The role of vitamin B12 in viral infections: a comprehensive review of its relationship with the muscle-gut-brain axis and implications for SARS-CoV-2 infection

Nutr Rev. 2022 Feb 10;80(3):561-578. doi: 10.1093/nutrit/nuab092.


This comprehensive review establishes the role of vitamin B12 as adjunct therapy for viral infections in the treatment and persistent symptoms of COVID-19, focusing on symptoms related to the muscle-gut-brain axis. Vitamin B12 can help balance immune responses to better fight viral infections. Furthermore, data from randomized clinical trials and meta-analysis indicate that vitamin B12 in the forms of methylcobalamin and cyanocobalamin may increase serum vitamin B12 levels, and resulted in decreased serum methylmalonic acid and homocysteine concentrations, and decreased pain intensity, memory loss, and impaired concentration. Among studies, there is much variation in vitamin B12 doses, chemical forms, supplementation time, and administration routes. Larger randomized clinical trials of vitamin B12 supplementation and analysis of markers such as total vitamin B12, holotranscobalamin, total homocysteine and methylmalonic acid, total folic acid, and, if possible, polymorphisms and methylation of genes need to be conducted with people with and without COVID-19 or who have had COVID-19 to facilitate the proper vitamin B12 form to be administered in individual treatment.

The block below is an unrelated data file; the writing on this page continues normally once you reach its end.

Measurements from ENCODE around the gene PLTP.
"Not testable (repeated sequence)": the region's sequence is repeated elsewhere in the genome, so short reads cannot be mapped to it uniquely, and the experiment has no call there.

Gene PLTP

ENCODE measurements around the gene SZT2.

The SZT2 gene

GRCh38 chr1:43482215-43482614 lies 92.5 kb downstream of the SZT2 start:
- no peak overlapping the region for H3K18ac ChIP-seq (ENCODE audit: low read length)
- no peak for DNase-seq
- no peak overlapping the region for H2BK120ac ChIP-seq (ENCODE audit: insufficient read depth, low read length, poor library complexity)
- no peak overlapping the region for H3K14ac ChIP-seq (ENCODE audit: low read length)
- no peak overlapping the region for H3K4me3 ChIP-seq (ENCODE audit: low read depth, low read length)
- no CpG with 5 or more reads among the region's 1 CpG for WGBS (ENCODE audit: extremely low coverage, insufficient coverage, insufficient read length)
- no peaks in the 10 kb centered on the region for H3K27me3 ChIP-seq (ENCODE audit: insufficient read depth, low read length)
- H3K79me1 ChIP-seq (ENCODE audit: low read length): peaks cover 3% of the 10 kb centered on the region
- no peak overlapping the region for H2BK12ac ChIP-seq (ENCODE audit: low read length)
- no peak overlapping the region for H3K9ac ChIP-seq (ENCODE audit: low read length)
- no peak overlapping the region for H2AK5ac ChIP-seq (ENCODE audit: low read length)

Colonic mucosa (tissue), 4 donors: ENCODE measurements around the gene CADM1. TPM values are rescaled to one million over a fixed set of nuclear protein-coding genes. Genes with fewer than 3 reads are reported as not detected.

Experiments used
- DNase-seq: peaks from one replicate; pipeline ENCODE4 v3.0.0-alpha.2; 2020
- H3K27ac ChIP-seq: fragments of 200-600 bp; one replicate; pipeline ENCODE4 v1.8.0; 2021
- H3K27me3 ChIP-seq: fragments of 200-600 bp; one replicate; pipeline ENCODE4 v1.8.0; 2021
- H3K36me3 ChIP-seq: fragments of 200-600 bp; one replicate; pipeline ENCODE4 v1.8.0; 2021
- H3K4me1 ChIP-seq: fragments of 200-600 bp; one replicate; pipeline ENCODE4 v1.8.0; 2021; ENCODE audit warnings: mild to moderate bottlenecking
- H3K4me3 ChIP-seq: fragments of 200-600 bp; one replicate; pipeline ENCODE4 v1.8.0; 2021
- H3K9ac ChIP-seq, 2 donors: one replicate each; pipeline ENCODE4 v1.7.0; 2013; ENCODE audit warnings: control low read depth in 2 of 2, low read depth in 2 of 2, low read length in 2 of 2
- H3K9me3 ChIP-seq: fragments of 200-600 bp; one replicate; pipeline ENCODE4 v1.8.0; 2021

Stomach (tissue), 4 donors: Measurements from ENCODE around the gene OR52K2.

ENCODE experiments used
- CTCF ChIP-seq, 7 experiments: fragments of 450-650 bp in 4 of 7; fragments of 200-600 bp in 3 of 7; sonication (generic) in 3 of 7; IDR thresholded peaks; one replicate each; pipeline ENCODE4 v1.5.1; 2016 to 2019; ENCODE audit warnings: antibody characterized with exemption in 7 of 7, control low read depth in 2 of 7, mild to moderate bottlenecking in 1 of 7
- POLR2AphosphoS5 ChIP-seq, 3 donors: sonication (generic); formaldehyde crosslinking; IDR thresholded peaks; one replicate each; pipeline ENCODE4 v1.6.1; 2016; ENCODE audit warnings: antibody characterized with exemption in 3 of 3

Keywords: COVID-19 symptoms; cobalamin; muscle–gut–brain axis; post COVID-19; viral infections.

Publication types

  • Meta-Analysis
  • Research Support, Non-U.S. Gov't
  • Review

MeSH terms

  • Brain-Gut Axis
  • COVID-19*
  • Dietary Supplements
  • Folic Acid
  • Homocysteine
  • Humans
  • Muscles
  • SARS-CoV-2
  • Vitamin B 12
  • Vitamin B 12 Deficiency* / drug therapy


  • Homocysteine
  • Folic Acid
  • Vitamin B 12